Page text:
I was reading the paperwork for the nomination of the Huntridge Theater to be designated a place on the National Registry of Historic Places. It makes for interesting reading. The nomination is dated Feb. 22nd, 1993. You can read in its entirety here.
Reading, I was reminded of the circular driveway that used to be there in front of the theater. I had long forgotten about it but the minute I read about it, I saw it clearly in mind as if it were yesterday. I remember standing in lines that used to snake down to Charleston Blvd and then turn east for the blockbuster movies.
I vividly remember the old Post Office, the Huntridge Station, that was next door (in what used to be Cima Mattress) but have no recollection of a bank. The Restaurant Supply Store on the east side of the property used to be Oran Gragson Furniture. I remember my mom shopping for furniture there when Oran Gragson was also the mayor.
As you approached, the ticket booth was to the right of the entrance, though I also vaguely recall it having its own ticket booth when I was quite young. But my memory may be playing tricks on me there. Once in the lobby, the concession stand was to the right and the big doors leading into the auditorium were to the left. The projection booth (and separate cry room) were accessible by stairs via a door on the other side of the concession area. The auditorium seated 1000 people (but since this report was filed, the interior has all been gutted).
Also according to the nomination, the neon signage used to be in script. The theater interior had been halved sometime in the early 1980s but by the time that the Friends of the Huntridge had entered the picture, they had taken down the dividing wall and turned the auditorium back into a large facility.
The Original murals were painted over long ago as were the ones in the adjoining Post Office.
Despite those changes to the building, the nomination made the case for the building, noting that much of the architectural features that were part of the original building were still there.
Of all the movie theaters of my youth, the Huntridge is the last one standing. The El Portal was long ago refurbished (and the signage and marquee altered) into a gift shop and all the others have been torn down.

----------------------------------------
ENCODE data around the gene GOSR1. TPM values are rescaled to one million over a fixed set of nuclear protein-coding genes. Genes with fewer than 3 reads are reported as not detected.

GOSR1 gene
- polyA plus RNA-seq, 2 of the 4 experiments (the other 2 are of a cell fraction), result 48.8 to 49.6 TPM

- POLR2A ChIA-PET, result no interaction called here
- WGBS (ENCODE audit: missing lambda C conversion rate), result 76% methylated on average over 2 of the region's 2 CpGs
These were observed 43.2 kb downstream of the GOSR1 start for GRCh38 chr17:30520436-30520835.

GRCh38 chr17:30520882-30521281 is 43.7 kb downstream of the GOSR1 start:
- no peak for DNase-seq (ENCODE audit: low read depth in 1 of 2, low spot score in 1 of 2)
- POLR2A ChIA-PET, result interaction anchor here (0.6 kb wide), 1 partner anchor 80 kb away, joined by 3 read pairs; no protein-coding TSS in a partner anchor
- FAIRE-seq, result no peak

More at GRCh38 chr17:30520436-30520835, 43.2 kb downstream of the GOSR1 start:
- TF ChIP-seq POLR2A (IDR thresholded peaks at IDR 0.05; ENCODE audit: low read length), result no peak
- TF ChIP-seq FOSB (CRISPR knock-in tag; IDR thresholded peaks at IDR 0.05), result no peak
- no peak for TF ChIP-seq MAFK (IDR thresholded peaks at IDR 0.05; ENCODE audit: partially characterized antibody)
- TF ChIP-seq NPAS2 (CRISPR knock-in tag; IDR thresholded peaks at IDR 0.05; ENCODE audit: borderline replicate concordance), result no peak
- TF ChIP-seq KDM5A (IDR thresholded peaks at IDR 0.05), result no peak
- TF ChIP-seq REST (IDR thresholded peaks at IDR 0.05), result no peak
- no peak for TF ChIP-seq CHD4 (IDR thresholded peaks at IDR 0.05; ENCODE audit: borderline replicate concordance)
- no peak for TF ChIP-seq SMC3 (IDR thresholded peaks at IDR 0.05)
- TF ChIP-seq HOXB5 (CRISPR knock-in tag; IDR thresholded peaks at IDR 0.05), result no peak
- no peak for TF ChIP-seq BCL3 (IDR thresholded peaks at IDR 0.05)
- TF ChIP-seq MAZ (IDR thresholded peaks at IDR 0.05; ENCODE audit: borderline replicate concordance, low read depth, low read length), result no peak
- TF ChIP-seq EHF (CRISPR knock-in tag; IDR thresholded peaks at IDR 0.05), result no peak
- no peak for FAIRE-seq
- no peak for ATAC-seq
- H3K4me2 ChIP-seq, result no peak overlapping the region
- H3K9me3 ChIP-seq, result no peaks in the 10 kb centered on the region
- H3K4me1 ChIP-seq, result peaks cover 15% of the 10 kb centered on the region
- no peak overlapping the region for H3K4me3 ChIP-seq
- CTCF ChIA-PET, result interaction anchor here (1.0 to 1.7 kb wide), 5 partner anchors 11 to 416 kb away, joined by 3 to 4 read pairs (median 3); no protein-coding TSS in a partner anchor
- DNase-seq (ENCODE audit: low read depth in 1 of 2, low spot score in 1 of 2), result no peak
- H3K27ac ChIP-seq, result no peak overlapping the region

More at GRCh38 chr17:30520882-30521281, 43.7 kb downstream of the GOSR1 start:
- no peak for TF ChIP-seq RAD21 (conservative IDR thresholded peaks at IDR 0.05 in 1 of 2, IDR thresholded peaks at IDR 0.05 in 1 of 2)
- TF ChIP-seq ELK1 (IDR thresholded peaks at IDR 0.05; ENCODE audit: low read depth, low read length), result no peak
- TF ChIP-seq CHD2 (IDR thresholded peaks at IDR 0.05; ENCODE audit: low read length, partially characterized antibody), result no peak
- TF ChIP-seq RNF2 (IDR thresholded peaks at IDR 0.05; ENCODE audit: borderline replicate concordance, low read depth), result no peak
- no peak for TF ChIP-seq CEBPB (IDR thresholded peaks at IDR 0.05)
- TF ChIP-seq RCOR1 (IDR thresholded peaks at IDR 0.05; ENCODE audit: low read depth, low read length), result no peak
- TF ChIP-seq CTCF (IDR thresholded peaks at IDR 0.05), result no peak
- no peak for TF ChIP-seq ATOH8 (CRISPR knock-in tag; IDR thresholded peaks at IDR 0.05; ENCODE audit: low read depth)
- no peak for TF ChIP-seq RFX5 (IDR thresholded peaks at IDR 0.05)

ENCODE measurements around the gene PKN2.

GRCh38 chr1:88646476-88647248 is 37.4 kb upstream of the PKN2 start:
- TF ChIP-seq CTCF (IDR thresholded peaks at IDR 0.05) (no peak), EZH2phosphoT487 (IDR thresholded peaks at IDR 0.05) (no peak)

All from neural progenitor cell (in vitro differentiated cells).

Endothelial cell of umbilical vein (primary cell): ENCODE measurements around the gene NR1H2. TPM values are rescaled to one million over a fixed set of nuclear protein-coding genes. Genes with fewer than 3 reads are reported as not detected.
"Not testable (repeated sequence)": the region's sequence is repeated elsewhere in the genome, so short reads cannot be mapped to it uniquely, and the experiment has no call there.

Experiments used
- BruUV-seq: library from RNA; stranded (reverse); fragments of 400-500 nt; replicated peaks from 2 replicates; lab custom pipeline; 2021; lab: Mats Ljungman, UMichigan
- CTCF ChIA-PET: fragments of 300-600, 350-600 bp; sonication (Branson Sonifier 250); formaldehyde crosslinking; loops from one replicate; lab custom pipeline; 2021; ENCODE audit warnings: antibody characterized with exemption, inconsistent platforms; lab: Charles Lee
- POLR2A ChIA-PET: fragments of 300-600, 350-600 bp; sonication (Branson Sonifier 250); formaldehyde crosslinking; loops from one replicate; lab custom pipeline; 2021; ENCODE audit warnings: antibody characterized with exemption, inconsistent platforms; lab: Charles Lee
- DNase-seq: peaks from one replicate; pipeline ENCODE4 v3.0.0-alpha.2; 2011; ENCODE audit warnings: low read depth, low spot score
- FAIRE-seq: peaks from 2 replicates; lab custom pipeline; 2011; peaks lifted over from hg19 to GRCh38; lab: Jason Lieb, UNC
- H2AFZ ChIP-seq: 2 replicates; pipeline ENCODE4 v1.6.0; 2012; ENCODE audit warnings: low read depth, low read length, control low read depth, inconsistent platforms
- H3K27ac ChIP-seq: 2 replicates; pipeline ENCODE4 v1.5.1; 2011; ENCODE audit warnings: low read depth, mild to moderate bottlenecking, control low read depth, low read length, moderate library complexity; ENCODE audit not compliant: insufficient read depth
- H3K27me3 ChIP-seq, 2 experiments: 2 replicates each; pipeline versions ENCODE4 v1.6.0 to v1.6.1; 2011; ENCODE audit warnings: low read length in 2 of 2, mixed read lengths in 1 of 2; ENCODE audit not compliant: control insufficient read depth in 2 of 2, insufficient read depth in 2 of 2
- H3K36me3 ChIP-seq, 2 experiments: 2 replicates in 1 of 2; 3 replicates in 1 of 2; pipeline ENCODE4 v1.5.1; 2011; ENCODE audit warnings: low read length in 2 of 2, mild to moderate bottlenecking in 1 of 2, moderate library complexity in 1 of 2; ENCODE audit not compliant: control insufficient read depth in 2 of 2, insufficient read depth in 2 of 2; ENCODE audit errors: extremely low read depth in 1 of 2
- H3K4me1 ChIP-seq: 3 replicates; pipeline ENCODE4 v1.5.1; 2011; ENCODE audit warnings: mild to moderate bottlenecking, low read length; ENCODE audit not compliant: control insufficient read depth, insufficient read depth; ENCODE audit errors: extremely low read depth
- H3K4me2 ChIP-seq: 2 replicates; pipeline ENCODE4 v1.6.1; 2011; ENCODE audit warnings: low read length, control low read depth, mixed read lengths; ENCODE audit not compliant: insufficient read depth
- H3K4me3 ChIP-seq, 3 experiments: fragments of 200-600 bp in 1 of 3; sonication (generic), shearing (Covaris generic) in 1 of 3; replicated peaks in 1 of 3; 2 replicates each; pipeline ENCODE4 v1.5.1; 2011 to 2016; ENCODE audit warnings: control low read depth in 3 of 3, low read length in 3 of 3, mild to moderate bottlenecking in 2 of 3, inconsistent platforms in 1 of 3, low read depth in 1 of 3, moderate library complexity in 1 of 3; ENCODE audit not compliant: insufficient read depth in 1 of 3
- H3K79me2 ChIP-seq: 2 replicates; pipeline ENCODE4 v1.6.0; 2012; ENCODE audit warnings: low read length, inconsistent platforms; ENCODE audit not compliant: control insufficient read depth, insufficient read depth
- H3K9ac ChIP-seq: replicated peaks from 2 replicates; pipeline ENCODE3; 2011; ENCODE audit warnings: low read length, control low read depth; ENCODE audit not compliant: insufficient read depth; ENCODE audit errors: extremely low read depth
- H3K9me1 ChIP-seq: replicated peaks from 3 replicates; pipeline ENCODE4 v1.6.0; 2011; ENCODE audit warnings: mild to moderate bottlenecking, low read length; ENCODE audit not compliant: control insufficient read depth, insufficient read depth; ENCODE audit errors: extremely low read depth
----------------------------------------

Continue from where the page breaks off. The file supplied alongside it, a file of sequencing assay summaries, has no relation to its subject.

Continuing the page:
The double-bill that opened the Huntridge on October 10th, 1944 were "Hellzapoppin" and "Hi, Neighbor". There was a contest to name the movie stars and the winner received 10 free guest passes and a $25 War Bond. The Huntridge Neighborhood, located behind the theater, provided many of the patrons.
Lloyd and Edythe Katz were granted a 27-year lease on the theater in 1951. Katz was a well-known Southern California theater promoter and he brought with him his numerous studio and star connections. His widow, Edythe told me in a 2005 interview that Lloyd was quite a showman and he knew how to promote. The Huntridge was soon the most popular theater in town. The Katz's were also more liberal than the owner of the El Portal, former mayor Ernie Cragin. The El Portal had a strict segregation policy. The Huntridge, however, was much more open-minded and did not follow a strict policy. In addition to the Huntridge, the Katz's also ran the Fremont Theater (next to the Fremont Hotel) and the Guild Theater both located downtown. The Katz's ran the Huntridge until 1978 when it was purchased by local contractor Frank Silvaggio. The Silvaggio's are a long-time Las Vegas family.
In 1947, Bud Abbott and Lou Costello appeared live on the stage of the Huntridge to promote their movie "Buck Privates Come Home". Judy Garland, Jerry Lewis, Marlene Dietrich and Frank Sinatra all appeared in support of their movies that premiered there. While the "Las Vegas Story" premiered at the Fremont Theater downtown, the crowd was so large that the film also premiered at the Huntridge with Katz "bicycling" the prints between the two theaters.
The theater is a combination of Streamline Moderne and International styles of architecture and the prominent exterior features are still there. The nomination also notes that it is one of the few remaining Las Vegas cultural buildings still standing from the 1940s.
Today, the building is in poor condition and one would never guess of its history and its meaning to the long-timers who whiled many a Saturday afternoon there as children, ushers and parents.
We believe that is vital for everyone who loves Las Vegas history and loves the Huntridge to speak up in support of saving this community treasure. Please leave your comments below. I will be sure that they get heard.